Dr. Frank Mugisha – Sexual Minorities Uganda (SMUG)

Ari Weinstein
Alturi Contributor

Dr. Frank Mugisha directs Sexual Minorities Uganda (SMUG), an organization in Kampala that focuses on providing services and security to LGBTI Ugandans. Earlier this year, Dr Mugisha spearheaded a research project examining the impacts of COVID-19 on LGBTI Ugandans. In this interview, he shares more about how living through a pandemic has heightened existing challenges for LGBTI Ugandans.

Can you tell me about some of this research that you did earlier this year about the impact of COVID-19 on LGBTI communities in Uganda?

Uganda is predominantly a homophobic country, both by legislation and practice. Because of this, the LGBTQI+ community is isolated. The COVID-19 pandemic simply heightened both violence and isolation. We’ve been separated from our families and our friends. Sometimes we also suffer from internalized homophobia. We live in fear of being outed or being arrested. The COVID-19 lockdown restrictions have been used to harass queer-presenting Ugandans, both by the police and the community we live in.

At first, we responded to COVID-19 by providing basic needs like food and shelter in the form of accommodation, because people are not working anymore. We provided basic safety information to our members, then we proceeded to social media to try to reach other members of our community outside our network. Understanding the mental health toll of the pandemic coupled with the day-to-day homophobia, I phoned a couple of community members to check in and share the guidelines on how to stay safe. While I was busy making phone calls, more than twenty LGBTQI persons were arrested and jailed.

When the WHO upgraded COVID-19 to a pandemic, the media rhetoric was that the virus didn’t discriminate between the rich or poor; Black or White. However, we quickly realized the layered effects of the pandemic. Minority groups faced further discrimination. The pandemic created an opportunity for political actors to clamp down the community’s right to existence in the name of enforcing lockdown restrictions.

After the unique experiences, we decided to carry out a survey to learn from our community and document their lived experiences. This research has been helpful for us to know how to respond to the community. The majority of LGBTQI+ persons were forced to go back to homophobic families, and stay in abusive relationships. We carried out this survey so we could understand how best to respond.

What parts of the report stand out as the most pressing issues and most surprising discoveries?

A common thread all throughout the report was the fear that the Police could arrest our community members, the trauma of living with homophobic families, and the mental health toll. For example, the lockdown restrictions meant that food could only be accessed in a specific time. Our members feared going to the grocery stores and being harassed constantly with questions such as “are you a man or a woman?”

What is the relationship like in general between the LGBTI population and accessing medical services?

It is complex. We have done a lot of advocacy to improve this; currently, there are some facilities where you can go and face no discrimination. These are LGBTQ friendly health facilities.

However, the norm is that any openly LGBTIQ+ who discloses their sexual orientation at a health facility will likely face discrimination in the form of denied services or even arrested.

In some cases, there is violence: we saw a doctor who beat up a lesbian who had come to a facility to buy eyeglasses. Even with our milestone advocacy, we cannot reach every LGBTQI+ person and point them to the direction of safer facilities. When visiting health facilitates, many of our members will alter their appearance to pass as a straight person. For example, if they are transgender, they may dress differently so that they can get the treatment without prejudice.

How have LGBTI Ugandans been getting the medical help they need during COVID-19?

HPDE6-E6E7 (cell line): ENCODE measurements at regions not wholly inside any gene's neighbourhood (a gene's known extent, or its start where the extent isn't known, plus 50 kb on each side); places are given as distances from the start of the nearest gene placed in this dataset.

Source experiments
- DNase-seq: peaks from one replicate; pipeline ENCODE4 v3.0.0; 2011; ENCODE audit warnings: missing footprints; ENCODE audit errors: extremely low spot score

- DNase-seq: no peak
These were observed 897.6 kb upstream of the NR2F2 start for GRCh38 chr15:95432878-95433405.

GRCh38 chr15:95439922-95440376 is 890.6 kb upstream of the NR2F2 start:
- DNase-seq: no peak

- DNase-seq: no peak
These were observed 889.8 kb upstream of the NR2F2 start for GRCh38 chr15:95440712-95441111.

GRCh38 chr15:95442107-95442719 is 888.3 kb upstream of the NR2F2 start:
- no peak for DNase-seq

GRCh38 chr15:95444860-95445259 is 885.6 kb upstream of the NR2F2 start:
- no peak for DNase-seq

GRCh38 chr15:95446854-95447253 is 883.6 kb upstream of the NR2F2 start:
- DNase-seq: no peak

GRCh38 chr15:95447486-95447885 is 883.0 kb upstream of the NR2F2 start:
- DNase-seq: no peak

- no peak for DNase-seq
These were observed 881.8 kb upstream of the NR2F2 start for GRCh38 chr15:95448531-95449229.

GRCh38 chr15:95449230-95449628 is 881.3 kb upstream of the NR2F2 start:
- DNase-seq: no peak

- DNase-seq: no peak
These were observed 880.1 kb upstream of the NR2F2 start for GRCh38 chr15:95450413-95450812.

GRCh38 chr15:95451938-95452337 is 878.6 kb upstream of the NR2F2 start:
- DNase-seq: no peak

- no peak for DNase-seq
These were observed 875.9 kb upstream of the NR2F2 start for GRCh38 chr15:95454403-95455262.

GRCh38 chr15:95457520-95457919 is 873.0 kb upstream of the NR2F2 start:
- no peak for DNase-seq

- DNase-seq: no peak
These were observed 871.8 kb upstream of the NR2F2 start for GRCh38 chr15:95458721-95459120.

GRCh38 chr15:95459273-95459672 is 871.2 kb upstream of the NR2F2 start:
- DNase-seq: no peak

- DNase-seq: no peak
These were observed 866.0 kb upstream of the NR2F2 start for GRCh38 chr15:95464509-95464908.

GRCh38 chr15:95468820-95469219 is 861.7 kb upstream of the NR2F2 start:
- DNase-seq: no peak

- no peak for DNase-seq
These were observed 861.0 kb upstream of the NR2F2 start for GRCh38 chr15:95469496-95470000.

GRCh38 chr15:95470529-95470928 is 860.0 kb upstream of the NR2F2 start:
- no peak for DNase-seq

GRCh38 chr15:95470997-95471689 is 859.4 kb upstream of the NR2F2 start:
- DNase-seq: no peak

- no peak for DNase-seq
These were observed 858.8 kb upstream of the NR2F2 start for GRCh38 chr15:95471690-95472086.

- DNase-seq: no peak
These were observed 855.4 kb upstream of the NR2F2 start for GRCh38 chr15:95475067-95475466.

It’s been difficult. We had created some “safe havens” for the LGBTI community through avenues of access. For example, we created a channel for those who needed HIV/AIDS medication to access their medicine. However, with COVID-19 movement restrictions, many in the community changed locations to either stay with family or stay in the places where they were when the lockdown was announced. People could not access medical facilities that were non-discriminative. It became tough.

In turn, we had to create avenues for getting peer educators, doctors, and medical practitioners to deliver the medication or provide in-house services to them. In some cases, we devised ways of getting the LGBTQI+ persons from their homes to medical facilities.

It was challenging to change the hearts and minds of medical practitioners in new places

Over 10% of Uganda’s population is probably LGBTQI+. That is approximately 4.2 million people, and this is a generic statistic. We can not reach all the LGBTQ persons in Uganda, especially those in the closet. Many need support and attention, but we can’t reach them, and they can’t reach us, or they’re scared and don’t want to reach out because of the stigma. So some of them would rather deal with the issue on their own, and I guess that many LGBTI people have resorted to self-medication when they need medical services.

What do you think will be the most pressing issues for SMUG in the next couple of months?

The most pressing issue for SMUG right now is the issue of safety and protection.

Every LGBTI person in Uganda who is openly LGBTI or perceived to be so is potentially at risk.

This is heightened as we move into our national presidential and parliamentary elections. Additionally, politicians continuously scapegoat our lives for cheap political power which often translates to violence for our community.

Our most urgent issues include arrests, corrective rape, and social exclusion as well as evictions. We have witnessed hundreds of people get evicted by their landlords on suspicion of being gay.

If you are a male person and you don’t have any female guests, the landlord suspects that you could be homosexual, and then they evict you. Most of the time, we coordinate to see if there’s action to take against those violations and provide support. Often that support is providing new housing to people, providing treatment for people who have been beaten, or providing legal support for people who have been arrested. There are cases on daily and weekly bases. We anticipate that the elections campaigns will increase these various violations by a significant margin.